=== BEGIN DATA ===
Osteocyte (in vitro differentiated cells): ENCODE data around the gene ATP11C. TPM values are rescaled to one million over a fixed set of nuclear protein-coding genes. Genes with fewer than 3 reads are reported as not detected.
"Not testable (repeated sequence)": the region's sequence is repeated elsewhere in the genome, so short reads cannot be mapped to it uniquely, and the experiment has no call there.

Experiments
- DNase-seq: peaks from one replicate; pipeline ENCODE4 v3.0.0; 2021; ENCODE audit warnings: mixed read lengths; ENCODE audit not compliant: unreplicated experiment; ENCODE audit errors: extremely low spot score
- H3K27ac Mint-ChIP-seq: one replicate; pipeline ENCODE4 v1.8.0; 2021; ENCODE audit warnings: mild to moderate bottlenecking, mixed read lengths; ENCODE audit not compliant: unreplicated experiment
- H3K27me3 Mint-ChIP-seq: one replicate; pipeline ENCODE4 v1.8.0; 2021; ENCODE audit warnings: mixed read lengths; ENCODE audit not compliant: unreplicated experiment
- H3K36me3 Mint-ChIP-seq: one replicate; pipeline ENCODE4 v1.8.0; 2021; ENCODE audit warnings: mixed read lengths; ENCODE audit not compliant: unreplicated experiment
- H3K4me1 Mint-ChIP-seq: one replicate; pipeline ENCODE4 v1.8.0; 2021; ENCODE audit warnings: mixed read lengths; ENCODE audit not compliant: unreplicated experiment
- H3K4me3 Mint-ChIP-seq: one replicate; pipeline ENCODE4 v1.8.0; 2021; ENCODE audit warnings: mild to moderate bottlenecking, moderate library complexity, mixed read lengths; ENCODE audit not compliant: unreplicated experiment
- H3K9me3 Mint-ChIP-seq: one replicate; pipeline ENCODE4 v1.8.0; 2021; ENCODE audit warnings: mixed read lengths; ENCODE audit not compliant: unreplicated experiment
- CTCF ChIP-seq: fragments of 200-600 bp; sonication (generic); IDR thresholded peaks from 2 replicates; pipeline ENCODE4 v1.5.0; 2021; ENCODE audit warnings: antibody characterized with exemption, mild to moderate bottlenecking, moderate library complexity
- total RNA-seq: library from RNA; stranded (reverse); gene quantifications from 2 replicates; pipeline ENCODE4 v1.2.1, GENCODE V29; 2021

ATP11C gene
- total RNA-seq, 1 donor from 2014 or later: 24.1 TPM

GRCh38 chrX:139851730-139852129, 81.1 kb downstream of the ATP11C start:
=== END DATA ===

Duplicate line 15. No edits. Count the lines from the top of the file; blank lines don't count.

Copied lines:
GRCh38 chrX:139851730-139852129, 81.1 kb downstream of the ATP11C start: